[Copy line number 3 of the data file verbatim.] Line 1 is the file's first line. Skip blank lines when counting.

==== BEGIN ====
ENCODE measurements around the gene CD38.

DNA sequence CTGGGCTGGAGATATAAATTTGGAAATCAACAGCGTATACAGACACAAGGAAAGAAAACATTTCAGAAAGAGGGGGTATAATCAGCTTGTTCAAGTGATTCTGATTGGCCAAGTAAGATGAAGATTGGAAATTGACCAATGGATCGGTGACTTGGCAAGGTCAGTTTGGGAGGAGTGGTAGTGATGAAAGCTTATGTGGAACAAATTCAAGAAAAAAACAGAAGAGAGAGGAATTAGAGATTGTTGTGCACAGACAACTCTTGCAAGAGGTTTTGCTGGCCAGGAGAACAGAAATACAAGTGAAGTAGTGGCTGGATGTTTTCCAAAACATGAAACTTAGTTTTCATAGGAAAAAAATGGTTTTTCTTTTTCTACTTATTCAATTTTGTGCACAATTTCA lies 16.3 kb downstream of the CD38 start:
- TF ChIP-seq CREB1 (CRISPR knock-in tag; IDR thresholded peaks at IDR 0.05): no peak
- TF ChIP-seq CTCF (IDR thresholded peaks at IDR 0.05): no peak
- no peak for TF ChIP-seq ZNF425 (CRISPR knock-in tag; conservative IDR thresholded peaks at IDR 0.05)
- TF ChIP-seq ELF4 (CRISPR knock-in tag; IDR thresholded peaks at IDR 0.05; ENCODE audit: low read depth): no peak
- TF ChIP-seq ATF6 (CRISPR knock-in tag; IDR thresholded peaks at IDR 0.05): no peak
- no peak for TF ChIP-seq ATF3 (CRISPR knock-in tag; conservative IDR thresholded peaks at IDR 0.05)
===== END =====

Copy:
- TF ChIP-seq CREB1 (CRISPR knock-in tag; IDR thresholded peaks at IDR 0.05): no peak